“It is not every medium who is able to get into the headlines of the British Press without being ridiculed, but this feat has been achieved by Herr Heinrich Nüsslein” – Arthur Conan Doyle 1928

Symphony 9 – spirit painting executed in 20 minutes circa 1927

Heinrich Nüsslein (1879-1947) was a celebrated visionary artist from Nuremberg, Germany. His output was prolific, amounting to several thousand pictures, until the Nazis deemed his work degenerate resulting in huge amounts being destroyed.

Nüsslein’s only art training was from a short attendance at the Nuremberg School of Art. He then worked for an art publisher for 15 years and later dealt in old masters. In 1924 he was encouraged to develop psychic powers by a friend and discovered a talent, whilst in his mid 50s, for automatic writing which quickly developed into painting. Within two years had painted 2000 pictures and was invited to exhibit at home and abroad. In the 1920s Nüsslein was probably the most well known spirit artist in Europe. In London he held solo shows at the Chester Gallery in 1927 and at the Alpine Gallery in 1928. Prices of the 250 artworks ranged from 15 to 60 guineas and prominent visitors from the psychic world included Harry Price, Arthur Conan Doyle, President of the Society of Psychical Research and Dr Eugene Osty, the champion of mediumistic artists Augustin Lesage and Marjan Gruzewski.

The limitations of his poor eyesight, one ninth of normal vision, did not hinder his clairvoyant skills, He worked rapidly and effortlessly in varying degrees of consciousness and darkness. Small pictures took 3 or 4 minutes and around 30 minutes for larger works. He also painted scenes impressed upon him psychically by feeling ‘en rapport’ with a sitter who could be in the same room or a long distance away. Another aspect of his work was as a visionary who could project himself into distant lands or epochs of the past and paints what he ‘sees’ there, often in complete darkness. Paints and brushes are placed in handy positions, but often it is his fingers that are used to the greatest effect which was described by the British psychical investigator, Harry Price: “Finger strokes are distinctly visible in many of his subjects and he has an uncanny gift for producing the impression of crowds of people or spirits, and processions with very few strokes.” 

An article written in the Occult Review by Ivan Baker about Nüsslein for the event of his London 1927 exhibition included the following insights into his art: “He claims that he paints from occult memory, clairvoyant vision, and magnetic contact with the living and the dead. Herr Nüsslein is pleased to discuss his occult work, and to furnish such information concerning it as he is able, especially in regard to his painting, which is invariably carried out in a state of semi-trance. He advances no theory of occult painting, but favours the hypothesis that the occult artist achieves by some psychic process of the trance state, the dissociation of the abstract counterpart from the objective reality. Thus, in moments of intensified vision, he is able to perceive natural forms and events as mere accentuations of Time and Space Rhythm is the resultant phenomenon of the balanced recurrence of certain of these accentuations. It is known only through its effects, the chief of these being the rousing of aesthetic emotion. Thus, the consciousness of the inspired artist is freed from the shackles of Time, and traverses boundless Space. It is imbued with the nascent energy of cosmic rhythm, which the creative faculty transforms, directs and makes static, thus rendering it manifest to less sensitive vision. In the absence, or during the suspension, of suitable executive ability, such accumulated energy may find expression in hallucinations or visions perceived in the mind’s eye.”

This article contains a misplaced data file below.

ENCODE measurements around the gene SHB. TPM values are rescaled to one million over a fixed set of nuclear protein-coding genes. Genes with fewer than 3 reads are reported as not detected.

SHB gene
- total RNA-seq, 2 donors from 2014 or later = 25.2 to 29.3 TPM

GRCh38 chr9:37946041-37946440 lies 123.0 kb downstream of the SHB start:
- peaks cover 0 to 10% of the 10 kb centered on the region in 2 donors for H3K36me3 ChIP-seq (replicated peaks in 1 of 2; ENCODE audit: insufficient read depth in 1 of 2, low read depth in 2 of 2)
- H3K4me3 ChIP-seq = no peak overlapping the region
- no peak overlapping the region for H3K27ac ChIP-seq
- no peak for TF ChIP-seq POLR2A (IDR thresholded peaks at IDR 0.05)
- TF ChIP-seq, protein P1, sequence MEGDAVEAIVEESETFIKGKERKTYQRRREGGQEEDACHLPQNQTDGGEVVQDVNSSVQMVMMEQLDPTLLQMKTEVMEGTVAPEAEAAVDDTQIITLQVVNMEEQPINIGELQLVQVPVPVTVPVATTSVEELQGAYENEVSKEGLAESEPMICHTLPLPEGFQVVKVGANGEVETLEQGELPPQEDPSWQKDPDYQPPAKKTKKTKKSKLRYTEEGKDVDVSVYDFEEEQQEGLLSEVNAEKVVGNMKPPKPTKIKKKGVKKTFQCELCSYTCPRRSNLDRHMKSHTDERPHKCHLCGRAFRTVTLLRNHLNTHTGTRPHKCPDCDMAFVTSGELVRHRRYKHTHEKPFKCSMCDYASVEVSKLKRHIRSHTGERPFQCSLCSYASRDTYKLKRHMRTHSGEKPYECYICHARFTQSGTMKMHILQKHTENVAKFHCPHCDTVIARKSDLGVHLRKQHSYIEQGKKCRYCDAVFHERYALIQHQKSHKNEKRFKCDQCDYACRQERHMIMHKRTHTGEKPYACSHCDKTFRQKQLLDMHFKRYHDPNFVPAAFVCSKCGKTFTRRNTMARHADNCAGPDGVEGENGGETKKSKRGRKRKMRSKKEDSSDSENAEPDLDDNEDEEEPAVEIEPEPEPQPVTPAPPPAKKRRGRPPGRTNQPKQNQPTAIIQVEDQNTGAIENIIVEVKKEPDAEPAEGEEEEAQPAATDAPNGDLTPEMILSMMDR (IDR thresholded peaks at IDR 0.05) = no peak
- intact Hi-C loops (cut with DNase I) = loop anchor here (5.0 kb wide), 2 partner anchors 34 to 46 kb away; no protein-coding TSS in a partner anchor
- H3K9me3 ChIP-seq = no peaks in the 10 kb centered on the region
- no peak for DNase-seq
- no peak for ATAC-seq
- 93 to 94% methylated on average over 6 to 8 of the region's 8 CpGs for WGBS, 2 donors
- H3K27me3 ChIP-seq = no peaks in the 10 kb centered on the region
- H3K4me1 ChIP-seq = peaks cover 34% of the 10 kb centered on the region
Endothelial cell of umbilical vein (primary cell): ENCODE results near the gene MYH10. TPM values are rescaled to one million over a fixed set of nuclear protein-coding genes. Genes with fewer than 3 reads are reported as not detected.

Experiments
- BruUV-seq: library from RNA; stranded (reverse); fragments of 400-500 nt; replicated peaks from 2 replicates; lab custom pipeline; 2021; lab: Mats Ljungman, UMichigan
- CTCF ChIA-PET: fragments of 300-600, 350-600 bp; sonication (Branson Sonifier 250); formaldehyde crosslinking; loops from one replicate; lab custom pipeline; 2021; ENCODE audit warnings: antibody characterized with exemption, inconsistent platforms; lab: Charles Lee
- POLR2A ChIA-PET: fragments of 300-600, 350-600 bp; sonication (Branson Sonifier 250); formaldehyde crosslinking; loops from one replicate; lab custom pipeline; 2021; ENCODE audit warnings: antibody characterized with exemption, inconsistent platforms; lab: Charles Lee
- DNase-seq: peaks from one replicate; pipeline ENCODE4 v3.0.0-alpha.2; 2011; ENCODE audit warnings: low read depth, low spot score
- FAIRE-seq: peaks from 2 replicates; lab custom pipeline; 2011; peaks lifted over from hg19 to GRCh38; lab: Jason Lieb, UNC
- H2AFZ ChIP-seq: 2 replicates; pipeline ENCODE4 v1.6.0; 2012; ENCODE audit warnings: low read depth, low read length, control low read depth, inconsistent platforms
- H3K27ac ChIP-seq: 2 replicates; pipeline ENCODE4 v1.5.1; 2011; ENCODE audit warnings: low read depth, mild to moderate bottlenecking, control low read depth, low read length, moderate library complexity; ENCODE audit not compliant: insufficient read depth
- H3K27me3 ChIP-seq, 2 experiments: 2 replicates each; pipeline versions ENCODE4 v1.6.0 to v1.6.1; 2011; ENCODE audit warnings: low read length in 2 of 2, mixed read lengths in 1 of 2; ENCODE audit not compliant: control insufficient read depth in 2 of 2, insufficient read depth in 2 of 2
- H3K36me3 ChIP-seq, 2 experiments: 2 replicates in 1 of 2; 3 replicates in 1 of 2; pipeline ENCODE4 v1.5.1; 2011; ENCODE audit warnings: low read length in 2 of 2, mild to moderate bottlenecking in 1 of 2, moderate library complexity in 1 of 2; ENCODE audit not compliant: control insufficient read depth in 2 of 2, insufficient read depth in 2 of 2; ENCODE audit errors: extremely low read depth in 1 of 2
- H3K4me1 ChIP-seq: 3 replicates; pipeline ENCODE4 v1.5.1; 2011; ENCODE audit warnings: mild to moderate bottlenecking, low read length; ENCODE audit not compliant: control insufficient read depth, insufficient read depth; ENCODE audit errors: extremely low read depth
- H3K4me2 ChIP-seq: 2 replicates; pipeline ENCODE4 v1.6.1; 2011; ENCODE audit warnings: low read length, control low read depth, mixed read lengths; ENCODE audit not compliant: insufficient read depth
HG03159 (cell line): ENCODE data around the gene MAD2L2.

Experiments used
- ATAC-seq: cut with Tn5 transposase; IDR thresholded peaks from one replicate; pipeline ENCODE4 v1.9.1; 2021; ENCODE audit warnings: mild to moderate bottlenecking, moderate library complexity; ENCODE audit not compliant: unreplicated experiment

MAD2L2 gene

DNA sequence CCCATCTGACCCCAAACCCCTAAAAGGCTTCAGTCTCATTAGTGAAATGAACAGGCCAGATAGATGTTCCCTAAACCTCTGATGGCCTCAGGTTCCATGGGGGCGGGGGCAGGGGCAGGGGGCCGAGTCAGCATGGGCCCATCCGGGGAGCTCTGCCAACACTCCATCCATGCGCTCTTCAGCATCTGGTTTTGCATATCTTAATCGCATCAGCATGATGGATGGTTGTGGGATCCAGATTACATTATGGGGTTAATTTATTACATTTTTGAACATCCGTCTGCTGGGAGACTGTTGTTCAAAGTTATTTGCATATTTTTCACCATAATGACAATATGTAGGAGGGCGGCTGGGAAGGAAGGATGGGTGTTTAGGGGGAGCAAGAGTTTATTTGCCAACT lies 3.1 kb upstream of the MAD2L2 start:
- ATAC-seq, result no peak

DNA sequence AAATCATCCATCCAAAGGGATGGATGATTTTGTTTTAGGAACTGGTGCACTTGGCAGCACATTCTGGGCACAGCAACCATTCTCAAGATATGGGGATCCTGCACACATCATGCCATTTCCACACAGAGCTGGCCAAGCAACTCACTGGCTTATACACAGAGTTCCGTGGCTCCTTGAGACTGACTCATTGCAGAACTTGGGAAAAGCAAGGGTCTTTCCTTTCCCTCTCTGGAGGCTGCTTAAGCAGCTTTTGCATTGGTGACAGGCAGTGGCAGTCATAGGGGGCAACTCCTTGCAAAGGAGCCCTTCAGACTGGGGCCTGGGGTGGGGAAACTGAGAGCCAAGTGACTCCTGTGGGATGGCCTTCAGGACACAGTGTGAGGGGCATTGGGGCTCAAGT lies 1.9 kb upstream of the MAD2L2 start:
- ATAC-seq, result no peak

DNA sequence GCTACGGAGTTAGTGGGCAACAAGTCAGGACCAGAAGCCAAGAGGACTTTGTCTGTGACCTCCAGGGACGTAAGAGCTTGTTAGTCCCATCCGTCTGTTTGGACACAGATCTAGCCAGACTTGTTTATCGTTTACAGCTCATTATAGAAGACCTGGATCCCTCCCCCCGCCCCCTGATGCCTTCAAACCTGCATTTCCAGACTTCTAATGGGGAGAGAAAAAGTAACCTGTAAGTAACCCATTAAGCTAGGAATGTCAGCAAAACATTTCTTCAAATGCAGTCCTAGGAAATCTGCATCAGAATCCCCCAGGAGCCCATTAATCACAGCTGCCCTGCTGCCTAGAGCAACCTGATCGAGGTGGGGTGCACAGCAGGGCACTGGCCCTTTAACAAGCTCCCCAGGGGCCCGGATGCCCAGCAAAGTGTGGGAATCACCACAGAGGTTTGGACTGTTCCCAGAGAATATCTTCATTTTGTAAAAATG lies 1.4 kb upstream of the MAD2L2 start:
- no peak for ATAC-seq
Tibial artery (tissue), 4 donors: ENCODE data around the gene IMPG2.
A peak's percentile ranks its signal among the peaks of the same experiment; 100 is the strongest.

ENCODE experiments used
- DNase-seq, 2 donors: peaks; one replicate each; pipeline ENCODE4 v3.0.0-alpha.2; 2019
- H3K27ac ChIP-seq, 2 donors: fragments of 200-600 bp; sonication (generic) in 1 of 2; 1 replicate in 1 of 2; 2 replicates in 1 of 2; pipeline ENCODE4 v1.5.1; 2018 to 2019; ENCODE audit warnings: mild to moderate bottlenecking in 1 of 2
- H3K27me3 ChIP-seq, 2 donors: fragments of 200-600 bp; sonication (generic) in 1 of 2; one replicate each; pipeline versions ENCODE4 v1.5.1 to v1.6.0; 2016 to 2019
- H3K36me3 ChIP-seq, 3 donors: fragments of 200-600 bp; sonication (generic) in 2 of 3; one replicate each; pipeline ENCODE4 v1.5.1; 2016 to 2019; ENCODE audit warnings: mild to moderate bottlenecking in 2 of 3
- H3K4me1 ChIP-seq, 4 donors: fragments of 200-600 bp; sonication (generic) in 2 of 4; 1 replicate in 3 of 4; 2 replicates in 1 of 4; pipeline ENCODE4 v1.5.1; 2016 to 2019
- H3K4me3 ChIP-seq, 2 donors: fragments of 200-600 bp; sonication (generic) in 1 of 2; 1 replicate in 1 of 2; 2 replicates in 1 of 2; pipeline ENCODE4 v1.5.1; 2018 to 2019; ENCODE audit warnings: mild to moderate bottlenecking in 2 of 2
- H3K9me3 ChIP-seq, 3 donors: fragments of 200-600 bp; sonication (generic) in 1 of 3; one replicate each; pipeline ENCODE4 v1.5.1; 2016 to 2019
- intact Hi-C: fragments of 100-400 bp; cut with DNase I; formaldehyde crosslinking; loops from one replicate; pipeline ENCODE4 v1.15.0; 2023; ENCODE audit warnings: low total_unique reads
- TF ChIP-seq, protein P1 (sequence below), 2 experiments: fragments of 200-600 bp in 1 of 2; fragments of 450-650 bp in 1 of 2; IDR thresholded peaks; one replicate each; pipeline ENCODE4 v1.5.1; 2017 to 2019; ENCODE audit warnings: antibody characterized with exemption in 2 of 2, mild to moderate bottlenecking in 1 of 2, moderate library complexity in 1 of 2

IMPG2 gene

Baker also adds: “A counter view is here worthy of note. It is maintained that images beheld in the mind’s eye may originate in entoptic glimmerings furnished by retinal corpuscles which by the aid of the imagination are elaborated into mental pictures. Herr Nüsslein devotes much attention to the investigation of occult phenomena, and has obtained extraordinary results in automatic writing, table tilting and other applications of occult force Perhaps his most remarkable achievement in certain of his pictures cannot fail to arouse widespread interest. One is conscious, in their presence, of an uncanny nearness to the fundamental core of all things. It is as though the veil had been torn from Nature’s profoundest mystery The whirling impetus of planets in motion, the gravitational pull that holds the stars in place, something strangely akin to these mighty forces, animates his compositions. His singular powers of vision and abstraction afford him experience of a unique order, and he has succeeded in communicating not a little of the emotion engendered by it. Judged by these criteria rather than by conventional standards, his paintings, despite certain immaturities of technique, reveal much of the permanent quality of spiritual greatness.”

Images above show the planetary birth chart and palmistry print of Heinrich Nüsslein from 1928 as published in the German occult periodical Das Wunder.

Artworks by Heinrich Nüsslein can be found in the collections of The College of Psychic Studies and the Gallery of Everything.